Concentric rings forming the Mare Nectaris Basin

Vallis Rheita is 450km long and widest at 30km, formed from a series of overlapping craters that radiate to the center of Mare Nectaris. It is thought to have arisen from secondary events following the Nectaris impact.

BUG HOTEL – Cocoon harvest

The bug hotel opened in the spring of 2017, offering superior accommodation and personalized services in eight spacious yet cozy 9mm by 90mm holes drilled in healthy, un-treated, pinewood that’s easy to chew through should guests wish to make modifications to the otherwise comfortable cylinders.

The particularity of this property is that one of the outer walls has been replaced by crystal-clear 6mm glass that offers spectacular views. Privacy is ensured by a hinged flap that swiftly closes when so desired.

The official designation of the property is CB-890, because you can see the bee in all 8 rooms that measure 90mm in length.

It lies just outside my window, by some flower pots next to the wall (SE) It was populated every year, starting in early spring, with the holes sealed by May. The highest number of holes occupied must have been 5 or 6. Last year (2021) was the lowest so far with only 3 taken.

The tenants are solitary bees of various species, and there are, of course, various parasites that treacherously prey on their larvae.

This pretty cigar-looking structure is made by the leaf-cutter bee:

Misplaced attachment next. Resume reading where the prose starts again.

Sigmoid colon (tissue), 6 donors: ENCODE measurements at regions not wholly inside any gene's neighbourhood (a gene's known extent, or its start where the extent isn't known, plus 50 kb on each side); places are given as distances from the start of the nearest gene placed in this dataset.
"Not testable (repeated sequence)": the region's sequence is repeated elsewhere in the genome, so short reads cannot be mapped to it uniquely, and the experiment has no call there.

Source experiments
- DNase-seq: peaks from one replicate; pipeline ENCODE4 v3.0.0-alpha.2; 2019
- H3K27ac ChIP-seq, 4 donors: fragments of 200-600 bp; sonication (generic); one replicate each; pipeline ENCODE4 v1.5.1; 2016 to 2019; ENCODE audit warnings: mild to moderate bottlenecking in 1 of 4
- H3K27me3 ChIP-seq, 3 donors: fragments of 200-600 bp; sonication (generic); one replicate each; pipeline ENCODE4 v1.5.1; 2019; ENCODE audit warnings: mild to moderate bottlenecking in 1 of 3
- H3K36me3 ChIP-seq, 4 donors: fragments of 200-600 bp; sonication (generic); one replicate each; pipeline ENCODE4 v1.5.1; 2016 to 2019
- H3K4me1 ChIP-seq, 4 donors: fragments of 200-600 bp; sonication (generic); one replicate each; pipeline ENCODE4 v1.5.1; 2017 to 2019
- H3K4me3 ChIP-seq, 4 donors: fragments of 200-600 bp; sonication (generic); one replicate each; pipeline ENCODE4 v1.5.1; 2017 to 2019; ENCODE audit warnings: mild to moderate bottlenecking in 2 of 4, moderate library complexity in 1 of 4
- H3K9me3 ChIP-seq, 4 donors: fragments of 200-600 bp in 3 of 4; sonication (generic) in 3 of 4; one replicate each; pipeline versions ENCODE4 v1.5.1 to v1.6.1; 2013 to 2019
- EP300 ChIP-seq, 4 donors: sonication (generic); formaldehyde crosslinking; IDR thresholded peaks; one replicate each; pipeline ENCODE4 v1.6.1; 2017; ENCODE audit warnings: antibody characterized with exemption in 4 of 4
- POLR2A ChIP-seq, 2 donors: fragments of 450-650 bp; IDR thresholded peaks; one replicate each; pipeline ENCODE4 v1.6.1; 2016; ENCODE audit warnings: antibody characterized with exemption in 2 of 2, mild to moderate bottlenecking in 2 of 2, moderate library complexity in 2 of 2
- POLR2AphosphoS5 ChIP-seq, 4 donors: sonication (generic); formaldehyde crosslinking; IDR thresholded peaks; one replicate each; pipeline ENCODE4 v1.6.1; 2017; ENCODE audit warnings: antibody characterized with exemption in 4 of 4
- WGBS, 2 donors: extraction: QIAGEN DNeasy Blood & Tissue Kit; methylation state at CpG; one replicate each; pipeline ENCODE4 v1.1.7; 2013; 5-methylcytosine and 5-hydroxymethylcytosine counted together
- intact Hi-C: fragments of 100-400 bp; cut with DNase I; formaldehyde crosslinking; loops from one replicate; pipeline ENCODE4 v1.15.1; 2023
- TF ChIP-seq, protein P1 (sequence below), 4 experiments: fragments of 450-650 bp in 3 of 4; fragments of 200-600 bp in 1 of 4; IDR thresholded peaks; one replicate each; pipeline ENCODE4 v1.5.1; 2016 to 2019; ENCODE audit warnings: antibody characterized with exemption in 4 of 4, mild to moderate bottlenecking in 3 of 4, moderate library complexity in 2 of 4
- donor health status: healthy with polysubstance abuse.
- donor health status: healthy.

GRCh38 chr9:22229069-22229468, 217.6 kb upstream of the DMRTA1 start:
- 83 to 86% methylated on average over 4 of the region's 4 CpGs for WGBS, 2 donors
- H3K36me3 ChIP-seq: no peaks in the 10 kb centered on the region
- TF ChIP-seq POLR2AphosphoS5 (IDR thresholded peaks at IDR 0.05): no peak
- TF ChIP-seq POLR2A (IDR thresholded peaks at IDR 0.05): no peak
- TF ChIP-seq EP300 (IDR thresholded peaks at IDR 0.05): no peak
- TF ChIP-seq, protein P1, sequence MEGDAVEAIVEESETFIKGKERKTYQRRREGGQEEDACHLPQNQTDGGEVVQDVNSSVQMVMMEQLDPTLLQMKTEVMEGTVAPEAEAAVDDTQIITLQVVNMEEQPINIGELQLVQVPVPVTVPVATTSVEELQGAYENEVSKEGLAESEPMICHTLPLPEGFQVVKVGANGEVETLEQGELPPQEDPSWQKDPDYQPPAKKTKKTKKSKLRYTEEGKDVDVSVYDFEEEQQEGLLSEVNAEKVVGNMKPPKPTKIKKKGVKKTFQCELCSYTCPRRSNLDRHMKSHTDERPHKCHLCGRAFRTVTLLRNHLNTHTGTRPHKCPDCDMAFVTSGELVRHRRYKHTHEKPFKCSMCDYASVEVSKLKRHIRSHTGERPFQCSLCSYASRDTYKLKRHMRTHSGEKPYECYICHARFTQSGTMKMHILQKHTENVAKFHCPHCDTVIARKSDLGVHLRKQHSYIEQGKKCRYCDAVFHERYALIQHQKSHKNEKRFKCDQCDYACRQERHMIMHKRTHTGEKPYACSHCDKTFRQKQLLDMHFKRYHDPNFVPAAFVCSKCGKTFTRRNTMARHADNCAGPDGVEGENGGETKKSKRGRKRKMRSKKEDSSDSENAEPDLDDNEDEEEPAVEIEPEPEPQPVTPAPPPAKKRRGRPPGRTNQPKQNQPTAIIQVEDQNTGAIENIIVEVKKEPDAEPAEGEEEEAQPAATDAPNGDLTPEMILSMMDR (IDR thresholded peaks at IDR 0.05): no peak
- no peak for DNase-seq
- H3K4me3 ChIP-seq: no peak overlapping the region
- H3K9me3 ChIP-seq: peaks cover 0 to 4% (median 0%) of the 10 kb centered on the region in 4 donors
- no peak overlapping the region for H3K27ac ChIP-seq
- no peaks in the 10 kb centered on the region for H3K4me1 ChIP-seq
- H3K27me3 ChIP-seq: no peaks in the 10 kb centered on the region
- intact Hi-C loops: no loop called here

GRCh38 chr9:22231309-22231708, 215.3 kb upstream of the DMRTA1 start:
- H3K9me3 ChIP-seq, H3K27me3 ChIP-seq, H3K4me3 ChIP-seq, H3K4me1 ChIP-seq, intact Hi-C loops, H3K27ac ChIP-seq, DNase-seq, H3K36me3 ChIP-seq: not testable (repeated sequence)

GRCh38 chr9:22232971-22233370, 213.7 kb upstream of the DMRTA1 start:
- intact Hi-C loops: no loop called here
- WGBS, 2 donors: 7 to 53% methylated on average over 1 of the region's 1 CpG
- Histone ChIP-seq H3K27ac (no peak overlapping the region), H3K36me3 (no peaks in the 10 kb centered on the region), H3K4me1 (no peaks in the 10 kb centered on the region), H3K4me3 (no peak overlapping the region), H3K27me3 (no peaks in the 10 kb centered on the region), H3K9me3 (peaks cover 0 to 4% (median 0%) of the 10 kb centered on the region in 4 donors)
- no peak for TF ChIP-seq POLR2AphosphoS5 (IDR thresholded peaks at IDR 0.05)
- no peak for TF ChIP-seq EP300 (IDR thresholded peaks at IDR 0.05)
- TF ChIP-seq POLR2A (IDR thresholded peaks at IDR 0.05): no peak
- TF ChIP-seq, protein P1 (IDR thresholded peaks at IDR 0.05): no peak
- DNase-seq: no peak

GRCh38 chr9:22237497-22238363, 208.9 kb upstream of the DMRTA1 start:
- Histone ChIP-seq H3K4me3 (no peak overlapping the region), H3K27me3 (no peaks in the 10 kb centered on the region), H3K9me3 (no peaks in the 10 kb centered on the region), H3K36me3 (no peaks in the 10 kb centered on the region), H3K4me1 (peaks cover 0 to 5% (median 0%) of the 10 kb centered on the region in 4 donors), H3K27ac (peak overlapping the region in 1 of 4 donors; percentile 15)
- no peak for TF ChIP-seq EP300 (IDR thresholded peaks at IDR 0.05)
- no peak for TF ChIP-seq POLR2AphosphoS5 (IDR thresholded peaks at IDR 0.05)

These are made by what I believe to be mason bees:

A whole row of cocoons has been killed by the larvae of the Carpet Beetle. They manage to break the cocoon, get inside and feed on the larva.

The life cycle is as follows: there is frenetic activity in early spring, when females find (or make) a hole in a vertical structure, usually wood, and fill it up with several mounds of pollen. The bee then lays an egg on each mound, separates them with little walls of mud and seals the entrance. The egg becomes a larva that feeds on the pollen and builds a cocoon in which the bee eventually develops. The following spring it chews through the cocoon, breaks the mud wall and flies out.

Females are about half the size of males and the smaller cocoons are always closest to the entrance, as females hatch first. The larger cocoons are the males that hatch last. A dead female near the front can mean the dearth of all cocoons, as sometimes the newly hatched bee does not have the strength to chew through several separations.


Sunspots AR2936, AR2937 and friends, the first being amongst the largest of young solar cycle 25 and which hurled a coronal mass ejection towards Earth in the early hours of January 30th, bound to reach us February 1st or 2nd.

AR2936 has multiple dark cores larger than Earth, and the entire group stretches more than 100,000 km across the surface of the sun. That’s about 8 Earths one next to each other, or a little less than a quarter of the way to the Moon (which is 30 earths away, roughly).

Beautiful footage from SOHO showing the CME that is expected spark auroras at mid-Northern latitudes: